When we started A Most Agreeable Pastime back in 2011, we thought it would be fun to adopt a Victorian style for the website. Marrying video games with Victorian trappings felt delightfully anachronistic, and we had a silly old time pretending to be Victorian gentlemen in a crumbly old manor. There was even a choose your own adventure game that took readers through the passageways of the mansion.
But over the years, I’ve gradually scaled back the Victoriana side of the site. Mostly, that’s because I’ve become increasingly uncomfortable with celebrating the Victorian era. Let’s be clear: there’s nothing wrong with Victorian style, because frankly, they had brilliant style, with all those polished brass machines, stovepipe hats and magnificent buildings. If you’ve ever wandered around any UK town, you’ve probably admired a neat row of stunning stone townhouses from the early nineteenth century and thought: “Why can’t we make beautiful houses like this any more?” And if you’ve followed up that thought, the short answer to the question is that those beautiful houses were built on the back of massive exploitation that would utterly unconscionable in the twenty-first century.
Because, really, the Victorians were massive gits. The Industrial Revolution may have set in motion modern society as we know it, but it was founded on an enormous wealth gap between rich and poor, not to mention dirty money from practices like slavery and child labour. London may have got some stunning buildings as a result, but the majority of the city’s population was living in slum conditions and being paid an absolute pittance to build them.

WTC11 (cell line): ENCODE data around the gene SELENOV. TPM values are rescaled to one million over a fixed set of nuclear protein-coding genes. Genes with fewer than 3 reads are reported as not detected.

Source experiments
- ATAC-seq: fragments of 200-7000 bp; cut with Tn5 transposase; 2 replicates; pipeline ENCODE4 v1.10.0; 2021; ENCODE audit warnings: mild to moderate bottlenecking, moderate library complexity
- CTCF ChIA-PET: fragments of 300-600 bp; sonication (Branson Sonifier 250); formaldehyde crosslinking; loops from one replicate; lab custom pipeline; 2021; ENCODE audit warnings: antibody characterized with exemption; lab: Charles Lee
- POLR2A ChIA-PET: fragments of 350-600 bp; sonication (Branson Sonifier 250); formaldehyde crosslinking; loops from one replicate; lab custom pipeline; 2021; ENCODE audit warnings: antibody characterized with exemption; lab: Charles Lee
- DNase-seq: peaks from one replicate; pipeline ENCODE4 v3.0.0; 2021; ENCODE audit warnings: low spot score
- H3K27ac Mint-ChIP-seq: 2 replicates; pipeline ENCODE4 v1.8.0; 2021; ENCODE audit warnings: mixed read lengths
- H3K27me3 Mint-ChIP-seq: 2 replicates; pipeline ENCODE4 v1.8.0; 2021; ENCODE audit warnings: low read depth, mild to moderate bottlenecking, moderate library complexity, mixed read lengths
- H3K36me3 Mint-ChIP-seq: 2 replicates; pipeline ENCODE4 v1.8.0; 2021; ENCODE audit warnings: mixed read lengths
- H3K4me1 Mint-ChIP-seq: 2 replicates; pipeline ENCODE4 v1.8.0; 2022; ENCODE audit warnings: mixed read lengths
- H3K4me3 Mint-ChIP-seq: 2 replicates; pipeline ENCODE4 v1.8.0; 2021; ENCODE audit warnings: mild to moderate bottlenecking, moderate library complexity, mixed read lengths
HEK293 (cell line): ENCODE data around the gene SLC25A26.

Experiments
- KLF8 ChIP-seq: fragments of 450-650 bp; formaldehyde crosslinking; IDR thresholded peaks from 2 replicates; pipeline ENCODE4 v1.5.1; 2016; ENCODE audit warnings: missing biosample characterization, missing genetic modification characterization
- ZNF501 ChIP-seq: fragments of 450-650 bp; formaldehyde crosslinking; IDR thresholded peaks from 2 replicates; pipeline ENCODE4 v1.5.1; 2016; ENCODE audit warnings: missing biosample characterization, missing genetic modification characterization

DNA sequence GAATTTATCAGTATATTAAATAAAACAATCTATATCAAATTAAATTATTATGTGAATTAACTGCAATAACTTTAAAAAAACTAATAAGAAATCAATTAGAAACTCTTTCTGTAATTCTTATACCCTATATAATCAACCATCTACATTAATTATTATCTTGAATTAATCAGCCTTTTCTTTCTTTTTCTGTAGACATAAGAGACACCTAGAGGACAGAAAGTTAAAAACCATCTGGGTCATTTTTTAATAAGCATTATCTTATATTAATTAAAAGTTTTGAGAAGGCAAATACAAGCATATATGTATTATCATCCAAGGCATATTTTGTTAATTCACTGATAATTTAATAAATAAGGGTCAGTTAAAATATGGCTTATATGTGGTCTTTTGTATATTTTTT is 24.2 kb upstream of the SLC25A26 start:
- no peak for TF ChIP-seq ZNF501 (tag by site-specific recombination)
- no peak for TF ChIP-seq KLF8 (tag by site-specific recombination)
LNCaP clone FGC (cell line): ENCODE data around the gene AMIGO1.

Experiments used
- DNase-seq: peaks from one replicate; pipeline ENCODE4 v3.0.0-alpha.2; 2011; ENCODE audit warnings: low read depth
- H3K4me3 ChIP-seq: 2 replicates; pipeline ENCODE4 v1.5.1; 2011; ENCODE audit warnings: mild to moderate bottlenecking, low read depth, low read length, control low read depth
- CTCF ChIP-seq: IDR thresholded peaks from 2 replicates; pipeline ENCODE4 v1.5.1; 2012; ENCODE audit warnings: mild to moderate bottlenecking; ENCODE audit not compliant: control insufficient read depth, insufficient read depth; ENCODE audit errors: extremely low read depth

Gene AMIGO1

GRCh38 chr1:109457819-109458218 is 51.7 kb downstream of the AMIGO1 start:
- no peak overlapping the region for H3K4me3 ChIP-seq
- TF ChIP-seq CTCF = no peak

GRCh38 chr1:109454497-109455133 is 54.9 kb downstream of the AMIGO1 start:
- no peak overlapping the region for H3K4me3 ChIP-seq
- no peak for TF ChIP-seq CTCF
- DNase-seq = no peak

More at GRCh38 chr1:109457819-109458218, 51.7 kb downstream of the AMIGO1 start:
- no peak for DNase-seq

Then there’s the whole Empire thing. European nations raced to colonise Africa throughout the nineteenth century, bloodily suppressing its people while funnelling Africa’s wealth back home. The effects of that bloody period are still being felt across the continent today, and Britain’s exploitation of Africa was mired in hideous notions of white supremacy. So it’s a weird thing to make a video game about.
I first saw a trailer for Curious Expedition 2 last year, and I was really drawn to its distinct and colourful graphical style. I’ve never played the first Curious Expedition, and apparently the art style is quite different for this sequel – this has apparently upset some fans, but I reckon it looks great. The cartoony look really pops with its vibrant colours, and the quirky graphics are what piqued my interest in the game in the first place. But now I’ve actually played the game, I’m shocked at what lurks beneath the surface.
Curious Expedition 2 isn’t specifically about the colonisation of Africa, but it employs many of the tropes associated with that shameful period in history. The game begins with a band of explorers discovering a mysterious island, in the centre of which stands a possibly alien structure. The adventurers then trigger some mechanism which causes the island to be flooded with a deadly purple fog, prompting them to flee back to their boats, and back to Europe. Then the rest of the game sees you heading expeditions to other mysterious islands, with the idea of finding out the secret behind these ancient structures.